It was Independence Day on the West Bank, an annual commemoration of the fruitless Declaration of Independence proclaimed by Palestinian leader Yasser Arafat in Algiers on November 15, 1988. Even though she got a day off from her job, Riham Rabiya wasn’t celebrating.
“We’re celebrating Independence Day, but there’s no independence,” the 52-year-old secretary complained. “To tell the truth, I forget about the holiday.” Rabiya fears that the Palestinians’ more recent current statehood bid will be no more effective.
Chatting as she made her way back home in the central West Bank town of Birzeit after a shopping trip, she said she was “really excited” when the Palestinian bid began in September but now she doubts that it will lead to statehood.
The sense of an opportunity slipping away is widespread across the West Bank. At the Kalandia refugee camp north of Jerusalem, a disheveled banner unintentionally sums up the pessimism. It says, “The right of return is never.”
The word “negotiable” that used to complete the sentence on the banner has faded away, as has the enthusiasm that once existed for the Palestinian Authority’s statehood bid. “Everybody was very enthusiastic for creating a Palestinian state,” said camp elder Fuad Kader, 84. “I was sure that [Palestinian Authority President] Mahmoud Abbas was going to go all the way.”
Now he believes that his expectations were misplaced. “I don’t think anything will happen, as everything is in the hands of the Americans and the Americans don’t want a state — Israel is controlling the Americans.”
Wisam Salymeh, a 38-year-old electrician, predicted that the bid “won’t change anything in the world of reality.” He said that things will “go from bad to worse” — though he does not predict violence, as Palestinians are “too tired for an intifada.”
Hamas supporter Muhammed Asad, a 48-year-old minibus driver, thinks that the diplomatic track was a mistake from the start. “When there was violence in Gaza, Israel withdrew themselves like dogs,” he said. “Israel only understands the laws of force.”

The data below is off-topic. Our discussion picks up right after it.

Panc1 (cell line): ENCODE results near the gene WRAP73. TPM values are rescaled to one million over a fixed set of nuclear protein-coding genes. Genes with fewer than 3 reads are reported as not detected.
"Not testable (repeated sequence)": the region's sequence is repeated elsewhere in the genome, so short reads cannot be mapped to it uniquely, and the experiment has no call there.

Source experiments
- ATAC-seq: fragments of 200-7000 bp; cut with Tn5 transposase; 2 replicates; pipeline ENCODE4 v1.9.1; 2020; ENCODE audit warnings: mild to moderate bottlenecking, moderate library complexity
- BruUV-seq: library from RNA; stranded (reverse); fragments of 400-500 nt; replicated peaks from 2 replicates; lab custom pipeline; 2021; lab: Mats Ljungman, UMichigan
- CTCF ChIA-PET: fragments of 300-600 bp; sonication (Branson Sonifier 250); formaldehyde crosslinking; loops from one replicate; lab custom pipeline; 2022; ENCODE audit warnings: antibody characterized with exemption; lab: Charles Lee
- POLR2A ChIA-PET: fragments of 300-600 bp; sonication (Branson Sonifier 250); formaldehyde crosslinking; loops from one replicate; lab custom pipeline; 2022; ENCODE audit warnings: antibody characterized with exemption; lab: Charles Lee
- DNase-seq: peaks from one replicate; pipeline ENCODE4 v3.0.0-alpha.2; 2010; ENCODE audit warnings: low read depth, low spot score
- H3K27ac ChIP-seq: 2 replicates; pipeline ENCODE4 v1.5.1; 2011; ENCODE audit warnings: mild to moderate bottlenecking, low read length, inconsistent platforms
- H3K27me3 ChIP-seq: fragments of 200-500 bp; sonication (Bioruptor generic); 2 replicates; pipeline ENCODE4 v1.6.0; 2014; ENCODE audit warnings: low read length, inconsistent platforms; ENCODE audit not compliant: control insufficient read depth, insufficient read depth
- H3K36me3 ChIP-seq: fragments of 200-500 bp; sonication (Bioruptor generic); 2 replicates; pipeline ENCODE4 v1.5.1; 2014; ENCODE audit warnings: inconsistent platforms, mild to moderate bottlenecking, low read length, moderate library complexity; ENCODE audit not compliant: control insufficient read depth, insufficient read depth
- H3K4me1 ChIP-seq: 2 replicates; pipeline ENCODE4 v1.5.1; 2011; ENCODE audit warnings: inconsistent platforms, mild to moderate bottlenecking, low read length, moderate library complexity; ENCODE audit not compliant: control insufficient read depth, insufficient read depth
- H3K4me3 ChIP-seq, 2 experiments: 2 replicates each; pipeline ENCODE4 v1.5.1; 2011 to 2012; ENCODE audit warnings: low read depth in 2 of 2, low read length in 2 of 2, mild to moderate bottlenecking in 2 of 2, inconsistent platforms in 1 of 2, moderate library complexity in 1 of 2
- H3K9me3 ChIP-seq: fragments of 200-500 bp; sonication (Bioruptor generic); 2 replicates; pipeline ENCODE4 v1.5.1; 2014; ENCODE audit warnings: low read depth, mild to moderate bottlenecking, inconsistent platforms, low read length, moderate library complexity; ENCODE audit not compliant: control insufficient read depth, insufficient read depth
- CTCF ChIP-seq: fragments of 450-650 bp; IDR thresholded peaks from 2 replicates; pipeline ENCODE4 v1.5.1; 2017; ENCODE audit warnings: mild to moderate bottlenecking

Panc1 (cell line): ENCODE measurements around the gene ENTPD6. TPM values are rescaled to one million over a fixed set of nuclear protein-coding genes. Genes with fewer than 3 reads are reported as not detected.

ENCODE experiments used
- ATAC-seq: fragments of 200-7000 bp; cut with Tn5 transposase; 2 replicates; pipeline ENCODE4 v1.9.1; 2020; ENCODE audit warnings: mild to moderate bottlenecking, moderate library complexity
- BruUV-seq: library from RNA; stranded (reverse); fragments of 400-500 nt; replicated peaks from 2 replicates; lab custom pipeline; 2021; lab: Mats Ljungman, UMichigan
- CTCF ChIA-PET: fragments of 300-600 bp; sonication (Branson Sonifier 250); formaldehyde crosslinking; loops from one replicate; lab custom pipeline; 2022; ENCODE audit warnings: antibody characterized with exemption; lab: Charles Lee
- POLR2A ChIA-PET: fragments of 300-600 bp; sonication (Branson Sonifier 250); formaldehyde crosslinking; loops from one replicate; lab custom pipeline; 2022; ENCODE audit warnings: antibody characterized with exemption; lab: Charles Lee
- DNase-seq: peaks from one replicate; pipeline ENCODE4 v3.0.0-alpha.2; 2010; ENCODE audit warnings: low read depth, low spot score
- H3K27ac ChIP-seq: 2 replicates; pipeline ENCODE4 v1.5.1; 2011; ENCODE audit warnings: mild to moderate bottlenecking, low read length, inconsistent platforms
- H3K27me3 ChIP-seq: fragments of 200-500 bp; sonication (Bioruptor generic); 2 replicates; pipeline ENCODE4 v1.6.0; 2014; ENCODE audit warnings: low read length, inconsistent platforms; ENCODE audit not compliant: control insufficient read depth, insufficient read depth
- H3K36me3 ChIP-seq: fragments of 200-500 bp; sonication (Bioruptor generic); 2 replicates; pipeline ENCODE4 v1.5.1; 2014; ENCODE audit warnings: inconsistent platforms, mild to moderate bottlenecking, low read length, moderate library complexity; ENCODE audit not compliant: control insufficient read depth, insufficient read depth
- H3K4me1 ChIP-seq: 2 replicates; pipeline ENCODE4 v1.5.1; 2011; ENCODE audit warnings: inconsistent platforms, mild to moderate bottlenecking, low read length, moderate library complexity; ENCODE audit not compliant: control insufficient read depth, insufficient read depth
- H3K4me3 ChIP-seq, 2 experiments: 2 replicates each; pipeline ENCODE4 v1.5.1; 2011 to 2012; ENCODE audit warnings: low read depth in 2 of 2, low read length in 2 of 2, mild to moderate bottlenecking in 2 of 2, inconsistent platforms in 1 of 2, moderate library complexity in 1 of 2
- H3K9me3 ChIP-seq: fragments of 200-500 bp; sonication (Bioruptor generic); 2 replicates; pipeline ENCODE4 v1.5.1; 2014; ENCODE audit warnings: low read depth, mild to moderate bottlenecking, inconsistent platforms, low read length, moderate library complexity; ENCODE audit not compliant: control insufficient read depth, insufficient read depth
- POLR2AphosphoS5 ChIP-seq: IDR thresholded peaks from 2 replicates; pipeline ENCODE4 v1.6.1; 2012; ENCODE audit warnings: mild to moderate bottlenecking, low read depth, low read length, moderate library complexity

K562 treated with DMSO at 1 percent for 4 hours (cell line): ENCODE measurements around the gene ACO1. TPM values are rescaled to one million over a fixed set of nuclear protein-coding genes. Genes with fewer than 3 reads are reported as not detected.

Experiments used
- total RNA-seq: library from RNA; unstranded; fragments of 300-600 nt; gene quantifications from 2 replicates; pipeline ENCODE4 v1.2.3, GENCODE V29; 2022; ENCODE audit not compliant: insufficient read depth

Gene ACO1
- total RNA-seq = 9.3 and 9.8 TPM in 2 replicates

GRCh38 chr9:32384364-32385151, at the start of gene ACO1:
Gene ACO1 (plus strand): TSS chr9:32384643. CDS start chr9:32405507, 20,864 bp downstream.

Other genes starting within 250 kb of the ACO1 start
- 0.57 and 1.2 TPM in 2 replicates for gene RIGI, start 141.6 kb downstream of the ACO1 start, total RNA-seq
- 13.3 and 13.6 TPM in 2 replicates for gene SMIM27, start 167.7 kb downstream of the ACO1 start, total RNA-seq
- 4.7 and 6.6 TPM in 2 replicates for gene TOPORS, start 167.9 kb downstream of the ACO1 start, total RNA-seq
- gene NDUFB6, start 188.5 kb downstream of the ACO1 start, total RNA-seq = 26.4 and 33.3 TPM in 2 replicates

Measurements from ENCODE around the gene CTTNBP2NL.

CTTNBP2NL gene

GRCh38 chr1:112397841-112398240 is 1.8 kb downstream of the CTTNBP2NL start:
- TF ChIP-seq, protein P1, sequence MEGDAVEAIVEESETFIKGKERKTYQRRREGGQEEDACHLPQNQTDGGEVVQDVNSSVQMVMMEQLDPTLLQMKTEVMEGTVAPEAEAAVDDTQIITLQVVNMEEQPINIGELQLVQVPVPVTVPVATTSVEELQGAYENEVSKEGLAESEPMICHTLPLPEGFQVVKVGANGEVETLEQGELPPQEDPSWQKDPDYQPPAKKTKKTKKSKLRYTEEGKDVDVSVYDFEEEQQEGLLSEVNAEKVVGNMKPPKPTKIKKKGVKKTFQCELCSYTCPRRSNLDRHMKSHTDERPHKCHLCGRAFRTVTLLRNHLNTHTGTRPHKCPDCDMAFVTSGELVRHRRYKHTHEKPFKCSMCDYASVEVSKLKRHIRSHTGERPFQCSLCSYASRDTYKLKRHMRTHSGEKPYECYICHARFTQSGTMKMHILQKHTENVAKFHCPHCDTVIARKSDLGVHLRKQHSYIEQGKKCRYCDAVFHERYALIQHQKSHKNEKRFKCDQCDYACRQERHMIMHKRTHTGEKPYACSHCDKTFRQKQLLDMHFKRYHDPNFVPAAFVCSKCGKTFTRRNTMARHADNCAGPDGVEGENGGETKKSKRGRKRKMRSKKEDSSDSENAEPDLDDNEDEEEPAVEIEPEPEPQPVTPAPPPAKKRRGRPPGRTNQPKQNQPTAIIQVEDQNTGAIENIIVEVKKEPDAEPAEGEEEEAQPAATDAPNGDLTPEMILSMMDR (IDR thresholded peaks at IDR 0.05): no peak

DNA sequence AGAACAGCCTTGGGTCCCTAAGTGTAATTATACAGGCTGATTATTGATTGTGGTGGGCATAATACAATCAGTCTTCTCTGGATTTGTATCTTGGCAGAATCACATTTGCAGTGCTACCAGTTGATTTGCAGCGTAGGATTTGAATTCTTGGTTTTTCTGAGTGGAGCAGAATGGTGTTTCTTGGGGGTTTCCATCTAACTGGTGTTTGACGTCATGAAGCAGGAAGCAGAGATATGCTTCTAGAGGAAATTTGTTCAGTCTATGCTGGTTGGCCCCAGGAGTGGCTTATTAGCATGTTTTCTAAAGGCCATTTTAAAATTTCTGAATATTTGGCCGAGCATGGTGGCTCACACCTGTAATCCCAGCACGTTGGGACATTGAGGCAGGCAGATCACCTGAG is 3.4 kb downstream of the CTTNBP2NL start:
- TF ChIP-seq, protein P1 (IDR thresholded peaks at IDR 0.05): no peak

To Asad, the Ramallah-based P.A., which is behind the statehood bid, is an irrelevance: “We have a Palestinian saying the wedding is in Nablus and the people clap in celebration in Ramallah.”
In Ramallah, the P.A. is working hard to dispel this kind of skepticism. Close to the trendiest shops in the city center, a huge chair towers above pedestrians. It is a model of a United Nations chair to symbolize the U.N. seat that the P.A. still hopes to secure. But many are unswayed.
“Look, we are living the status quo for a long time, and politics is not affecting anything,” said Amer Thabani, a 20-year-old air conditioning technician who was resting by the chair. “I can’t say if a state is going to happen, and really, living here is fine, so it makes no difference.” Economist Zafer Al-Rimawi, 36, said, “At the beginning, the American position was not known, but now it is clear. I am not optimistic.” In a similar vein, Delal Yassin, a 50-year-old housewife, claimed, “As long as America and Israel are behind decisions [at the U.N.], I don’t think we will ever have a state.”
By contrast, 20-year-old Loay Abu-Bram is positively exhilarated at the chance of statehood — “a beautiful idea” — and concludes from moves at the U.N. that “the future belongs to us.”
The Palestinians will win over the international community — aided by an atmosphere of admiration for the Arab Spring — and American objections will prove temporary, Abu-Bram believes. “When you have the whole world on one side and America on the other, America will yield,” he said. “I don’t think America will stand against the whole world.”
A similar mix of views was found in Birzeit. While Rabiya was pessimistic, Muhammed Takqaz, a 23-year-old banker, compared the bid to “a door that opens up to the whole world.” He addressed the reservations of some of his contemporaries, saying: “They talk of the whole of historic Palestine. I don’t think this is the right thing; we can’t get the whole of historic Palestine now, but maybe we’ll get this state now [in the West Bank and Gaza] and start to reach up into the whole country.”
In Palestinian villages, opinion ranges from Salim Muhammad, who thinks the statehood bid “is finished,” to Abdulla Kanahan, who believes that “there should be no disappointment, no pessimism.” Muhammad, a traditionally attired 55-year-old resident of Surda, northeast of Ramallah, believes in the doctrine of “no peace with Jews” and thinks that negotiations with Israel are “a waste of time.” But Kanahan, a 45-year-old teacher in Hizma, a village near Jerusalem, believes that even if the bid fails, it sends out an important message that the Palestinians are serious about taking a peaceful path. He is hopeful that America will reconsider using its veto. “Governments change — maybe the government in the U.S. will change,” he said.
Contact Nathan Jeffay at firstname.lastname@example.org